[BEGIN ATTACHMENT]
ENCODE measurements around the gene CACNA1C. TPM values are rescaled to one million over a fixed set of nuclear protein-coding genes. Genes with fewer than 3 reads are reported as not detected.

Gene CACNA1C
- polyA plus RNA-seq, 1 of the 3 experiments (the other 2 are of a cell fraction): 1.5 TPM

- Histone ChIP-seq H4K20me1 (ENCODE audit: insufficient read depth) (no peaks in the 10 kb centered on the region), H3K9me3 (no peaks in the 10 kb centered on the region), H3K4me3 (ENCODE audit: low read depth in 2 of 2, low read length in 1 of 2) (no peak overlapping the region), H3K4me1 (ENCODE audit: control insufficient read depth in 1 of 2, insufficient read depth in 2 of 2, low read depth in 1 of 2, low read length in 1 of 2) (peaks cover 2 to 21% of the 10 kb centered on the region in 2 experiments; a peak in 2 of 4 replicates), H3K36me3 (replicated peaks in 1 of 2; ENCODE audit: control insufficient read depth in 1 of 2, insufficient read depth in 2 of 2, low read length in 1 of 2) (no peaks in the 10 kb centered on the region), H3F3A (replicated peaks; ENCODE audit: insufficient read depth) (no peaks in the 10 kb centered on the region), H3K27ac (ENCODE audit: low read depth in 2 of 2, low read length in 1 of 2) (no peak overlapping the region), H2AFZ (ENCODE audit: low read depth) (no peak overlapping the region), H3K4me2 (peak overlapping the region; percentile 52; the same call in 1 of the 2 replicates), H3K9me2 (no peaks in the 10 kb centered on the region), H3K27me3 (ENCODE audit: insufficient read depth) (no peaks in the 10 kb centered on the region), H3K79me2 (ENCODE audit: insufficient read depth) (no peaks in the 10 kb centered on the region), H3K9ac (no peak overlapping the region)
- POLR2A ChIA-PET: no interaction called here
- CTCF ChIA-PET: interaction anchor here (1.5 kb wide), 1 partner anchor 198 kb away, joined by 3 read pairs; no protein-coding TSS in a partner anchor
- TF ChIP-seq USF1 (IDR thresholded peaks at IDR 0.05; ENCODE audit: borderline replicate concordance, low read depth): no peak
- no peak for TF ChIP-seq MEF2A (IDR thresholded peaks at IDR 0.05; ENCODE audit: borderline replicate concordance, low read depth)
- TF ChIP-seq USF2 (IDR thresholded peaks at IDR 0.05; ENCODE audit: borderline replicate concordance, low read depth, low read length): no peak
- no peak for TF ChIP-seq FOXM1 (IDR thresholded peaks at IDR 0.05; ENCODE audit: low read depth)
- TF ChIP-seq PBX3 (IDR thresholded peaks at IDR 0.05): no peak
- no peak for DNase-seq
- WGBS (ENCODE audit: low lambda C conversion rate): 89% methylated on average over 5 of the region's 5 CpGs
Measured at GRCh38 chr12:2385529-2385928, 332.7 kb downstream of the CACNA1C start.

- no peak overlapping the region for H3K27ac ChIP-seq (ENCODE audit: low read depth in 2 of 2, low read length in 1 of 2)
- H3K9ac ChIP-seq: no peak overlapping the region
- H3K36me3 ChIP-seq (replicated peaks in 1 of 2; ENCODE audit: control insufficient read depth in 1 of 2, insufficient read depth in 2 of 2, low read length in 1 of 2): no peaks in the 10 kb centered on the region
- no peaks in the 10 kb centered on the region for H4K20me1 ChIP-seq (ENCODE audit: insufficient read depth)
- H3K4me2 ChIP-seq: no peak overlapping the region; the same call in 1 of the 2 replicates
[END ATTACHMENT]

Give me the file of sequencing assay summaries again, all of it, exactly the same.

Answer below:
ENCODE measurements around the gene CACNA1C. TPM values are rescaled to one million over a fixed set of nuclear protein-coding genes. Genes with fewer than 3 reads are reported as not detected.

Gene CACNA1C
- polyA plus RNA-seq, 1 of the 3 experiments (the other 2 are of a cell fraction): 1.5 TPM

- Histone ChIP-seq H4K20me1 (ENCODE audit: insufficient read depth) (no peaks in the 10 kb centered on the region), H3K9me3 (no peaks in the 10 kb centered on the region), H3K4me3 (ENCODE audit: low read depth in 2 of 2, low read length in 1 of 2) (no peak overlapping the region), H3K4me1 (ENCODE audit: control insufficient read depth in 1 of 2, insufficient read depth in 2 of 2, low read depth in 1 of 2, low read length in 1 of 2) (peaks cover 2 to 21% of the 10 kb centered on the region in 2 experiments; a peak in 2 of 4 replicates), H3K36me3 (replicated peaks in 1 of 2; ENCODE audit: control insufficient read depth in 1 of 2, insufficient read depth in 2 of 2, low read length in 1 of 2) (no peaks in the 10 kb centered on the region), H3F3A (replicated peaks; ENCODE audit: insufficient read depth) (no peaks in the 10 kb centered on the region), H3K27ac (ENCODE audit: low read depth in 2 of 2, low read length in 1 of 2) (no peak overlapping the region), H2AFZ (ENCODE audit: low read depth) (no peak overlapping the region), H3K4me2 (peak overlapping the region; percentile 52; the same call in 1 of the 2 replicates), H3K9me2 (no peaks in the 10 kb centered on the region), H3K27me3 (ENCODE audit: insufficient read depth) (no peaks in the 10 kb centered on the region), H3K79me2 (ENCODE audit: insufficient read depth) (no peaks in the 10 kb centered on the region), H3K9ac (no peak overlapping the region)
- POLR2A ChIA-PET: no interaction called here
- CTCF ChIA-PET: interaction anchor here (1.5 kb wide), 1 partner anchor 198 kb away, joined by 3 read pairs; no protein-coding TSS in a partner anchor
- TF ChIP-seq USF1 (IDR thresholded peaks at IDR 0.05; ENCODE audit: borderline replicate concordance, low read depth): no peak
- no peak for TF ChIP-seq MEF2A (IDR thresholded peaks at IDR 0.05; ENCODE audit: borderline replicate concordance, low read depth)
- TF ChIP-seq USF2 (IDR thresholded peaks at IDR 0.05; ENCODE audit: borderline replicate concordance, low read depth, low read length): no peak
- no peak for TF ChIP-seq FOXM1 (IDR thresholded peaks at IDR 0.05; ENCODE audit: low read depth)
- TF ChIP-seq PBX3 (IDR thresholded peaks at IDR 0.05): no peak
- no peak for DNase-seq
- WGBS (ENCODE audit: low lambda C conversion rate): 89% methylated on average over 5 of the region's 5 CpGs
Measured at GRCh38 chr12:2385529-2385928, 332.7 kb downstream of the CACNA1C start.

- no peak overlapping the region for H3K27ac ChIP-seq (ENCODE audit: low read depth in 2 of 2, low read length in 1 of 2)
- H3K9ac ChIP-seq: no peak overlapping the region
- H3K36me3 ChIP-seq (replicated peaks in 1 of 2; ENCODE audit: control insufficient read depth in 1 of 2, insufficient read depth in 2 of 2, low read length in 1 of 2): no peaks in the 10 kb centered on the region
- no peaks in the 10 kb centered on the region for H4K20me1 ChIP-seq (ENCODE audit: insufficient read depth)
- H3K4me2 ChIP-seq: no peak overlapping the region; the same call in 1 of the 2 replicates